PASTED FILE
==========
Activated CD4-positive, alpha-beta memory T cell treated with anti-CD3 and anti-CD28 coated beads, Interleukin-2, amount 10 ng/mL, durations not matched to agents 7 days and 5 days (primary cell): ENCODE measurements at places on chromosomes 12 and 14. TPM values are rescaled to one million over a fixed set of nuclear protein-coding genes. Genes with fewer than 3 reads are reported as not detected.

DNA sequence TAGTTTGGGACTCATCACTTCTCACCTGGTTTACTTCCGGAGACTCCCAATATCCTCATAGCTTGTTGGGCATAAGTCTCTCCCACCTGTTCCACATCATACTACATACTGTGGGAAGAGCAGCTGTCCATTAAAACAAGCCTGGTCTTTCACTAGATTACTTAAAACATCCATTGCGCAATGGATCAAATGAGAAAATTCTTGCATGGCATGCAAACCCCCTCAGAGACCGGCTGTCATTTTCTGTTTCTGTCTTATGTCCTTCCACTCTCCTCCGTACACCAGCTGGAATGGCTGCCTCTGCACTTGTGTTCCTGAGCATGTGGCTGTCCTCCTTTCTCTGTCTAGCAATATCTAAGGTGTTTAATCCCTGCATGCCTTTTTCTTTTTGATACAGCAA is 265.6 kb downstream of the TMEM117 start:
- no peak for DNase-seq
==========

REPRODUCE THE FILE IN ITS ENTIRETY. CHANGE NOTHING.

Activated CD4-positive, alpha-beta memory T cell treated with anti-CD3 and anti-CD28 coated beads, Interleukin-2, amount 10 ng/mL, durations not matched to agents 7 days and 5 days (primary cell): ENCODE measurements at places on chromosomes 12 and 14. TPM values are rescaled to one million over a fixed set of nuclear protein-coding genes. Genes with fewer than 3 reads are reported as not detected.

DNA sequence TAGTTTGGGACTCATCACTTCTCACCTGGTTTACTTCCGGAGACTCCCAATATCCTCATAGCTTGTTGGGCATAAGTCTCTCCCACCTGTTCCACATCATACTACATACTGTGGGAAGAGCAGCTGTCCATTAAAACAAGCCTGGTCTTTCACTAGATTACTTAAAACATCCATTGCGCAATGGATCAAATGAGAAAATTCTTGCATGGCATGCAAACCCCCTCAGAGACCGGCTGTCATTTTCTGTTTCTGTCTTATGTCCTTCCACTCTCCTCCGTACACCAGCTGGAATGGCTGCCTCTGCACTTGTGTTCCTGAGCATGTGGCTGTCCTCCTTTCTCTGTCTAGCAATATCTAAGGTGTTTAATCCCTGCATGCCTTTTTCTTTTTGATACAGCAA is 265.6 kb downstream of the TMEM117 start:
- no peak for DNase-seq